3

I use a \special command to drive some diagonal lines as a part of a macro for drawing puzzles. While these work fine when compiling with XeTeX, they seem to corrupt the resulting PDF document when using pdftex instead. Here is a minimal reproducable example:

\special{pdf: content q 0 G 0.4 w
 0   8 m  2  10 l
 0   6 m  4  10 l
 0   4 m  6  10 l
 0   2 m  8  10 l
 0   0 m 10  10 l
 0  -2 m 12  10 l
 0  -4 m 14  10 l
 0  -6 m 16  10 l
 0  -8 m 18  10 l
 0 -10 m 20  10 l
 2 -10 m 20   8 l
 4 -10 m 20   6 l
 6 -10 m 20   4 l
 8 -10 m 20   2 l
10 -10 m 20   0 l
12 -10 m 20  -2 l
14 -10 m 20  -4 l
16 -10 m 20  -6 l
18 -10 m 20  -8 l
S Q}
\bye

When I open the resulting document in Adobe Acrobat or with Ghostscript, it'll complain about a defective page. E.g. for pdf2ps we have:

$ pdf2ps test.pdf
   **** Error: File did not complete the page properly and may be damaged.
               Output may be incorrect.

What could the problem be? How can I change the \special command to fix this issue?

4
  • Just replace \special{pdf: content with \pdfliteral{ – AlexG Dec 1 '20 at 15:26
  • @AlexG Doesn't seem to work with XeTeX though. Is there a solution that works for both (aside from writing a compatibility shim)? – FUZxxl Dec 1 '20 at 15:30
  • @AlexG Thanks. I found that \special{pdf: ...} (without the content clause) also works. Would you mind writing up an answer? – FUZxxl Dec 1 '20 at 15:40
  • \special{pdf: ...} doesn't work for me with xetex. The page is empty. – AlexG Dec 1 '20 at 15:50
2

I would go with a conditional to abstract the backend differences

\ifdefined\XeTeXversion
  \protected\def\myspecial#1{\special{pdf:content q #1 Q}}
\else
  \protected\def\myspecial#1{\pdfliteral{q #1 Q}}
\fi
\myspecial{%
0 G 0.4 w
 0   8 m  2  10 l
 0   6 m  4  10 l
 0   4 m  6  10 l
 0   2 m  8  10 l
 0   0 m 10  10 l
 0  -2 m 12  10 l
 0  -4 m 14  10 l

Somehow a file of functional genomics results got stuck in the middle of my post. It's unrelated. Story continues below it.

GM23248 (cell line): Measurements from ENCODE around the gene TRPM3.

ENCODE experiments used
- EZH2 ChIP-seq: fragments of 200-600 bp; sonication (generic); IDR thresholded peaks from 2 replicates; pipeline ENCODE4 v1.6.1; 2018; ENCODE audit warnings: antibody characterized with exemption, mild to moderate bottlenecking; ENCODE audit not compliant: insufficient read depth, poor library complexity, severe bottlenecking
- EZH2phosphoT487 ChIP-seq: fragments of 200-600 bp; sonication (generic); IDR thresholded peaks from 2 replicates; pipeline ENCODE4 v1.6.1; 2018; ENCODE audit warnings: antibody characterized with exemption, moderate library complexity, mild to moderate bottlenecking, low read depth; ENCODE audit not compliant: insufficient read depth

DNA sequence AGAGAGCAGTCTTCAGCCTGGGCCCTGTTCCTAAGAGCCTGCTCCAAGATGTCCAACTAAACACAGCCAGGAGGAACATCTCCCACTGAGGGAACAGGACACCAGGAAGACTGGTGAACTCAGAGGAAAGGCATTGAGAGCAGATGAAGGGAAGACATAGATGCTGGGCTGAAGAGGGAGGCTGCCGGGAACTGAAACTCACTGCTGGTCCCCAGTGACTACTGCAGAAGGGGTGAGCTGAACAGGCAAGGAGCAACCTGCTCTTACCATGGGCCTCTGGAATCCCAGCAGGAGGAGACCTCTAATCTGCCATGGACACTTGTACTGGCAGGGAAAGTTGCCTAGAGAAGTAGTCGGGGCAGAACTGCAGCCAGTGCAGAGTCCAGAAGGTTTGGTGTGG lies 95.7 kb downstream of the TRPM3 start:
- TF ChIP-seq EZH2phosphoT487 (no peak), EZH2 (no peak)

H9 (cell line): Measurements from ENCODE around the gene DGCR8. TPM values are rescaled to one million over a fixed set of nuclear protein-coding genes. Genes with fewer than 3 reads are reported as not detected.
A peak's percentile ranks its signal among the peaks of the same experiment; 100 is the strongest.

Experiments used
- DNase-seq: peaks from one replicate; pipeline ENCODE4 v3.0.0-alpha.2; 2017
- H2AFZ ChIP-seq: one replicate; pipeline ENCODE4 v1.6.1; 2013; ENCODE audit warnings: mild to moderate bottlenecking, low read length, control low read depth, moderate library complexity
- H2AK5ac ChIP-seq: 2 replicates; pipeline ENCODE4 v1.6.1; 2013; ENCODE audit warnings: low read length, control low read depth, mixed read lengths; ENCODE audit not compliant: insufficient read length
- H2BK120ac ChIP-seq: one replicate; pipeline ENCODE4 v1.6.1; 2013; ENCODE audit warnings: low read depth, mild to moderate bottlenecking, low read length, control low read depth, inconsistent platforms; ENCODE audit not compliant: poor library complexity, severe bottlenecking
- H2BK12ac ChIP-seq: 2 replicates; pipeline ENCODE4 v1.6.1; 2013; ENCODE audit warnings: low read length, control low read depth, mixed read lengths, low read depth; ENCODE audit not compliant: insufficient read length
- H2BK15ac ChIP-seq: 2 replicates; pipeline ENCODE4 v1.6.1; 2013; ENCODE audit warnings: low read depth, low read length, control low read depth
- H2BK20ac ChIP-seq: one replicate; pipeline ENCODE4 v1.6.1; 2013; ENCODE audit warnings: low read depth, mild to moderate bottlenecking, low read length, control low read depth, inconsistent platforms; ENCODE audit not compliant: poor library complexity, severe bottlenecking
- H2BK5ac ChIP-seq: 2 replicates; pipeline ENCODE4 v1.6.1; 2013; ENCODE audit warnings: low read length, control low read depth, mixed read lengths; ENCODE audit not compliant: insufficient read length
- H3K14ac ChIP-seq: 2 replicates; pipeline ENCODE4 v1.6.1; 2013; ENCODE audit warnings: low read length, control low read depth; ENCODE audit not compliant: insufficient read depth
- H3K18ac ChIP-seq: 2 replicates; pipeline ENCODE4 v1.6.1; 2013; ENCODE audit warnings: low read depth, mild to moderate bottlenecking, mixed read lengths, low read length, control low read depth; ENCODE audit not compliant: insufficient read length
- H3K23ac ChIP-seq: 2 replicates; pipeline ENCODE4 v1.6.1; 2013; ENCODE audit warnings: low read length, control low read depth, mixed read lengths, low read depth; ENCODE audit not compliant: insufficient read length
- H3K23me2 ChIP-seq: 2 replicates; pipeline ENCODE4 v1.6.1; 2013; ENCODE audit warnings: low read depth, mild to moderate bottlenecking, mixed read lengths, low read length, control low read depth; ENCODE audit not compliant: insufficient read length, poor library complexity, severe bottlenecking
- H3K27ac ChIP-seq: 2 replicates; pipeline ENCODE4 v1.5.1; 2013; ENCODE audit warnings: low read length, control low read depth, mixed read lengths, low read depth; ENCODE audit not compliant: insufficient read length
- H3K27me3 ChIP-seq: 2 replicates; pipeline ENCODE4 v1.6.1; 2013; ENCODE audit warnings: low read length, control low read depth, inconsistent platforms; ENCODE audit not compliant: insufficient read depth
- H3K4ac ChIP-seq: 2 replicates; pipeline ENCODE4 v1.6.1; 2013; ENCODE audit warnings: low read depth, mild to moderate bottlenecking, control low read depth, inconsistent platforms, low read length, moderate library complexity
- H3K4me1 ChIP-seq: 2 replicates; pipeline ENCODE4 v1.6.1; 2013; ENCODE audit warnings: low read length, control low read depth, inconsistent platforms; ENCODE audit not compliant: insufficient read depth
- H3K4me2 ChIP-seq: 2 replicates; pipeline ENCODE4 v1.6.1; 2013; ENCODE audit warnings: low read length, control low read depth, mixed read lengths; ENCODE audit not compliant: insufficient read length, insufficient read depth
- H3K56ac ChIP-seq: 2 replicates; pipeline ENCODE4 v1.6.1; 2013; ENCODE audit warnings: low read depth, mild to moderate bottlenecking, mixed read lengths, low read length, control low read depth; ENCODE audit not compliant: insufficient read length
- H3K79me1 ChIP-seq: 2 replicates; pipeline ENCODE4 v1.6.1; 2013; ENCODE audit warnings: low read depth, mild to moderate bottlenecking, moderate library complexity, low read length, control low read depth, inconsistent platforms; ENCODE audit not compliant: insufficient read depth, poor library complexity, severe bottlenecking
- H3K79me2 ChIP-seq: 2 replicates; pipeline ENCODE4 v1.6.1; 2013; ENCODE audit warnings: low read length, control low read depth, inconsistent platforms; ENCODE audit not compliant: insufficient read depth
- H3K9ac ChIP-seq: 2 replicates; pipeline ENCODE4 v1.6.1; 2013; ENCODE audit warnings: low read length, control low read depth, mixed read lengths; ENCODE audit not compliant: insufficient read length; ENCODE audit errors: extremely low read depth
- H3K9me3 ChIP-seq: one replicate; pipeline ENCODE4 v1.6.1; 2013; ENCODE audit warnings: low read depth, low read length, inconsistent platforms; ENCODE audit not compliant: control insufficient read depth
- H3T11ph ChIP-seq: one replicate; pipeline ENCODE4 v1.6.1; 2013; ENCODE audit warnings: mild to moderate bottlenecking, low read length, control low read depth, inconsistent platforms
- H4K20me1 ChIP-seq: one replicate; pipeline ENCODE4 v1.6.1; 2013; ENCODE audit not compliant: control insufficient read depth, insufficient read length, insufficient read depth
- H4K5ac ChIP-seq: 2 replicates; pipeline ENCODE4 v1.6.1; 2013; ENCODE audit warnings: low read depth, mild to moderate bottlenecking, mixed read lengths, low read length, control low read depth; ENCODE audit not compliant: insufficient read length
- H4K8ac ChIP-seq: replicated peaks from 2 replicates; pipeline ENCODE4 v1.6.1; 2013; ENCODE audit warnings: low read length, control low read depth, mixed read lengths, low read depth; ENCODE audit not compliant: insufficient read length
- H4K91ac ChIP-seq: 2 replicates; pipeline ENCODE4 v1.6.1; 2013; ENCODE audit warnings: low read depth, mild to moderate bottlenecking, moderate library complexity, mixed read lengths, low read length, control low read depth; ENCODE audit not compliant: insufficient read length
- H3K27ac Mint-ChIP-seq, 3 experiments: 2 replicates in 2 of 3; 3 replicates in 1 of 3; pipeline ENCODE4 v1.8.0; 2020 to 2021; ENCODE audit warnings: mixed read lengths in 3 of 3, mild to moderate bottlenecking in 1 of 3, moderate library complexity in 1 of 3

0  -6 m 16  10 l
 0  -8 m 18  10 l
 0 -10 m 20  10 l
 2 -10 m 20   8 l
 4 -10 m 20   6 l
 6 -10 m 20   4 l
 8 -10 m 20   2 l
10 -10 m 20   0 l
12 -10 m 20  -2 l
14 -10 m 20  -4 l
16 -10 m 20  -6 l
18 -10 m 20  -8 l
S}
\bye

(This could be extended for DVI mode, LuaTeX, etc.)

If you want to have everything inside a macro, one could go with

\protected\def\myspecial#1{%
  \special{%
    \ifdefined\XeTeXversion
      pdf:content q #1 Q
    \else
      pdf:q #1 Q
    \fi
  }%
}
\myspecial{%
0 G 0.4 w
 0   8 m  2  10 l
 0   6 m  4  10 l
 0   4 m  6  10 l
 0   2 m  8  10 l
 0   0 m 10  10 l
 0  -2 m 12  10 l
 0  -4 m 14  10 l
 0  -6 m 16  10 l
 0  -8 m 18  10 l
 0 -10 m 20  10 l
 2 -10 m 20   8 l
 4 -10 m 20   6 l
 6 -10 m 20   4 l
 8 -10 m 20   2 l
10 -10 m 20   0 l
12 -10 m 20  -2 l
14 -10 m 20  -4 l
16 -10 m 20  -6 l
18 -10 m 20  -8 l
S}
\bye
2
  • It's actually something OP wanted to avoid (engine detecting shim). – AlexG Dec 1 '20 at 16:48
  • @AlexG Feel free to edit: I didn't double-check the q/Q situation. My reading of the question is it doesn't rule out the approach I've suggested. Although as \special does expansion, one could put it inside the literal. – Joseph Wright Dec 1 '20 at 17:13
0

I ended up using

\special{pdf:content ...}

(note the lack of space between pdf: and content). This seems to work fine with both pdfTeX and XeTeX.

4
  • It doesn't (pdftex). Check with pdf2ps, Ghostscript complains. The string content is put verbatim into the page stream which is an error because there is no PDF operator named like this. – AlexG Dec 10 '20 at 14:01
  • @AlexG Indeed, how strange. It did work when I tried it a few days ago and I had accepted an answer already (which has since been deleted). – FUZxxl Dec 10 '20 at 14:15
  • Yes, the deleted answer was mine. I flagged it for deletion after I discovered that there is no common special for both xetex and pdftex. You may need to use @Joseph's solution which queries the TeX engine in use. – AlexG Dec 10 '20 at 14:19
  • @AlexG How unfortunate. – FUZxxl Dec 10 '20 at 15:13

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